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The fundamental claim of The Creation of Psychopharmacology is that psychoactive drugs are a
powerful force in history. Agents such as chlorpromazine, imipramine and
Ritalin have altered our conception of what it is to be human to the extent
that at the beginning of the 21st century we think of ourselves in
biomedical terms. Earlier generations of parents worried about "sparing
the rod and spoiling the child"; today they worry about their child's
prescriptions. In the 1950s depression seemed rare; today some surveys suggest
that up to one-in-four people suffer from depressive symptoms and, it is
implied, could benefit from treatment with antidepressants. Increasingly, our
problems are seen as being rooted in neurotransmitters, and our solutions come
Healy seeks to tell the story of how we came
to think in this way. He charts the rise in the importance of psychoactive
drugs from the discovery of chlorpromazine in 1952 to the present day. A key
theme of the book is that the use and conceptualisation of drug treatments in
psychiatry has been powerfully shaped by the marketing practices of
pharmaceutical companies and by the demands of legislation.
The US is the biggest market for
pharmaceuticals in the world; thus getting drugs licensed for use in the US is
a priority for companies. Healy claims that the 1962 amendments to the US Food
and Drugs Act put a premium on producing specific treatments for specific
diseases. Rather than being able to develop treatments for "general
nervousness", companies were forced to market drugs as being for the
treatment of disorders such as schizophrenia, panic disorder, or obsessive
compulsive disorder. The FDA also endorses Randomised Clinical Trials (i.e.
trials in which patients are randomised to one of two drugs, and then the
effects of the drugs are compared). Such trials require the use of standardised
diagnostic criteria to select homogeneous subject populations, and standardised
rating scales to quantify treatment effects. Healy claims that the requirements
of the FDA have encouraged psychiatry to think in terms of specific disorders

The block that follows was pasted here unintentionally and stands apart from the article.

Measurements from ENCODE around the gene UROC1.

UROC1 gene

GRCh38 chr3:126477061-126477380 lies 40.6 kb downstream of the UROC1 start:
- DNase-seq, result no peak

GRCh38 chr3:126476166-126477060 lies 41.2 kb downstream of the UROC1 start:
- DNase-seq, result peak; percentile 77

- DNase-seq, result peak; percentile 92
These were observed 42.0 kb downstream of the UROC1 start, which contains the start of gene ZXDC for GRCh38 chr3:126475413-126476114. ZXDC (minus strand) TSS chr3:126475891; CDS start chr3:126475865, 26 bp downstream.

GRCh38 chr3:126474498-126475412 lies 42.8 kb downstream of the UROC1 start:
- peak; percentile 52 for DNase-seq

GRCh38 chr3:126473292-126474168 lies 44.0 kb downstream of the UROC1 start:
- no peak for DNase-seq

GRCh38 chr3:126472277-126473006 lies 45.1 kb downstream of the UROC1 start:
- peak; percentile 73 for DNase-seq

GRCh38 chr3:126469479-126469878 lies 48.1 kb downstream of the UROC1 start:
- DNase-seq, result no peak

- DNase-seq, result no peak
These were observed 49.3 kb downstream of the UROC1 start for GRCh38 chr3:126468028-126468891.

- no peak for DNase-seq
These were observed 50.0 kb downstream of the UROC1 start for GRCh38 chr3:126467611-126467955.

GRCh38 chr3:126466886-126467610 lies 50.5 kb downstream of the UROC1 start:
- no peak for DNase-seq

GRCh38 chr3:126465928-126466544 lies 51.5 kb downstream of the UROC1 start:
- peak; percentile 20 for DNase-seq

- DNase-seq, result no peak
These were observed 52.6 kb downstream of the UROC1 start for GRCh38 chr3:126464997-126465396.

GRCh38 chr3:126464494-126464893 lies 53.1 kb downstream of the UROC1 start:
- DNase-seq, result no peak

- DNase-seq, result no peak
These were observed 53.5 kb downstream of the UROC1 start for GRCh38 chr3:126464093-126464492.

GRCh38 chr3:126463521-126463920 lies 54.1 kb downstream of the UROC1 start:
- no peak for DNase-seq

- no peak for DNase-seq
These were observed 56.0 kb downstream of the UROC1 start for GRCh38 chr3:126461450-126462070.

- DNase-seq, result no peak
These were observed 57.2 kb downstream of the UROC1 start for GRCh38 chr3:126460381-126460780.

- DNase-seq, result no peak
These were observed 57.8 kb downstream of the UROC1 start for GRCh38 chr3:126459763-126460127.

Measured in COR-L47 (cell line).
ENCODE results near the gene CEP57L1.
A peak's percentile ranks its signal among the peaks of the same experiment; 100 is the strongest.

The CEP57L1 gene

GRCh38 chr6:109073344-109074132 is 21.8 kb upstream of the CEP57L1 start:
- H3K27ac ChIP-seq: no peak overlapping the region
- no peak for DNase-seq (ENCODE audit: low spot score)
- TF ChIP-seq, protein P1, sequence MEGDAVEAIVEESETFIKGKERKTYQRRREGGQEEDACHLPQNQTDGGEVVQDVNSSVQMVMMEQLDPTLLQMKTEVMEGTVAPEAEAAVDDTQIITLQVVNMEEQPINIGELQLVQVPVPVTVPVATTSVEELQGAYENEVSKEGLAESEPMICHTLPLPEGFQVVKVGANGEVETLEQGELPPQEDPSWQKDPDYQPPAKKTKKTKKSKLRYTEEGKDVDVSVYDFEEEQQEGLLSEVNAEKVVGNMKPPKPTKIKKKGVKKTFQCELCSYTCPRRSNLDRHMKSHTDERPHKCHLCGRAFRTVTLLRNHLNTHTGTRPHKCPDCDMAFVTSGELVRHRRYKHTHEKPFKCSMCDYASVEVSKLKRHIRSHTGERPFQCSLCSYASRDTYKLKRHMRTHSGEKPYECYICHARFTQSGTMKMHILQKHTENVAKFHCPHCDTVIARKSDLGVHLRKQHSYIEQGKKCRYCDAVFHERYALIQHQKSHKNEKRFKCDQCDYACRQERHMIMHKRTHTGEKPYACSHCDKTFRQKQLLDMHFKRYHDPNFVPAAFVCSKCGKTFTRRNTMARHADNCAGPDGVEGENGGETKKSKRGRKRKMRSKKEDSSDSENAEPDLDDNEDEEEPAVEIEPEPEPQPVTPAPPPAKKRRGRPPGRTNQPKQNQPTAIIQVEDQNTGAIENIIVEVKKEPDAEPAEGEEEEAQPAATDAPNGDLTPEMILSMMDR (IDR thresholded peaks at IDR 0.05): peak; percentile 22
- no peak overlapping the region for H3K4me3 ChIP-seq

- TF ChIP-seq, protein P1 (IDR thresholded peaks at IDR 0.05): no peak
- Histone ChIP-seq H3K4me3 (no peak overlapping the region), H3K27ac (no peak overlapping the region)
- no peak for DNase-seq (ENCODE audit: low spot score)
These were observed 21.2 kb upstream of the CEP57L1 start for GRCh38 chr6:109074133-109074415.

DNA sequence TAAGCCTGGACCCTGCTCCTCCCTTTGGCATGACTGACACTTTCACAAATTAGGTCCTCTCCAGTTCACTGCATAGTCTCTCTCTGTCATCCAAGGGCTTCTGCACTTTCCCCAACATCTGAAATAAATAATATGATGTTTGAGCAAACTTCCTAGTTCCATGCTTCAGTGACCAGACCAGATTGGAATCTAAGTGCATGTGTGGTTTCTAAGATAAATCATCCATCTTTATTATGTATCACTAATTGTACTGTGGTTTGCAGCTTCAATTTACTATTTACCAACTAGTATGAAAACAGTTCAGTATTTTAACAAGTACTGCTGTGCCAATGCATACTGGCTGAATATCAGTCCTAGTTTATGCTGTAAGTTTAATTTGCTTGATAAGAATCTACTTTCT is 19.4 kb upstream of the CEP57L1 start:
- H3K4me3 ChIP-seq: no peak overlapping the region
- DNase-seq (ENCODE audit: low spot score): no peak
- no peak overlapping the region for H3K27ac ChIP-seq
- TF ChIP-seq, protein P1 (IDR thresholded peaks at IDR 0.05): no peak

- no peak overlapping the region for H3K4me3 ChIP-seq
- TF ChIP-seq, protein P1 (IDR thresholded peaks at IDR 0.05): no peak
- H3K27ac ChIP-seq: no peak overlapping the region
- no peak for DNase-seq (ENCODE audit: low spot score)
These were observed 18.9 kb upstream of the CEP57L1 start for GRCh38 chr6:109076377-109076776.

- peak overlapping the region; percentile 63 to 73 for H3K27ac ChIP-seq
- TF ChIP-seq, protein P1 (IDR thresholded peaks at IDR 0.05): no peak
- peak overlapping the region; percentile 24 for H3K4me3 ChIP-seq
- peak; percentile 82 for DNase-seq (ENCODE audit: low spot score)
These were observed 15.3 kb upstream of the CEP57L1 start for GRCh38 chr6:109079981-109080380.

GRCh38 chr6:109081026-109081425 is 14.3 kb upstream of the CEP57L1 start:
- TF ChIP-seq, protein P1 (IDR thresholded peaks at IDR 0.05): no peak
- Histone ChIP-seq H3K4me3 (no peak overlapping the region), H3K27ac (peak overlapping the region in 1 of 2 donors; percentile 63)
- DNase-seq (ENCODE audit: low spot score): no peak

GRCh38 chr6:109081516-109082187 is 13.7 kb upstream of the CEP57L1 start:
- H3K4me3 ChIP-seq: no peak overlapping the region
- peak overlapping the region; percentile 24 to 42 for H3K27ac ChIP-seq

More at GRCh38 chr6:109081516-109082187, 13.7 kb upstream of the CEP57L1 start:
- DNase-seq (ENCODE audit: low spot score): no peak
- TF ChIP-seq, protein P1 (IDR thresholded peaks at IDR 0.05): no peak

and to become obsessed with rating scales.
Some may think that the resultant
"evidence-based" medicine is no bad thing, but Healy shows that the
evidence is increasingly produced and managed by pharmaceutical companies.
Pharmaceutical companies fund practically all research into psychiatric
treatments, and they only fund work in their interests. The drugs companies are
only interested in treatments that will make them money. Thus old and
unpatentable therapies, though effective, come to be neglected, while new and
expensive treatments are pushed, even if they work less well.
Healy claims that the FDA requirements,
designed to protect patients, perversely make it easier for drugs companies to
push ineffective drugs. Randomised Clinical Trials can be used to unearth the
slightest treatment effect. They enable drugs to be marketed as "being
effective" for depression even when they do so little that their effects
might be unnoticed by an individual physician or patient. The use of strict
diagnostic criteria in selecting subject populations can be manipulated by
drugs companies, who can lump disorders together or split them, as best serves
their interests. In his earlier book The
Antidepressant Era (1997), Healy discussed how pressures stemming from
pharmaceutical companies had resulted in anxiety-depression being split into a
host of niche diagnoses – atypical depression, obsessive-compulsive disorder,
panic disorder, and so on. This created niche markets for which antidepressants
could be sold. In The Creation of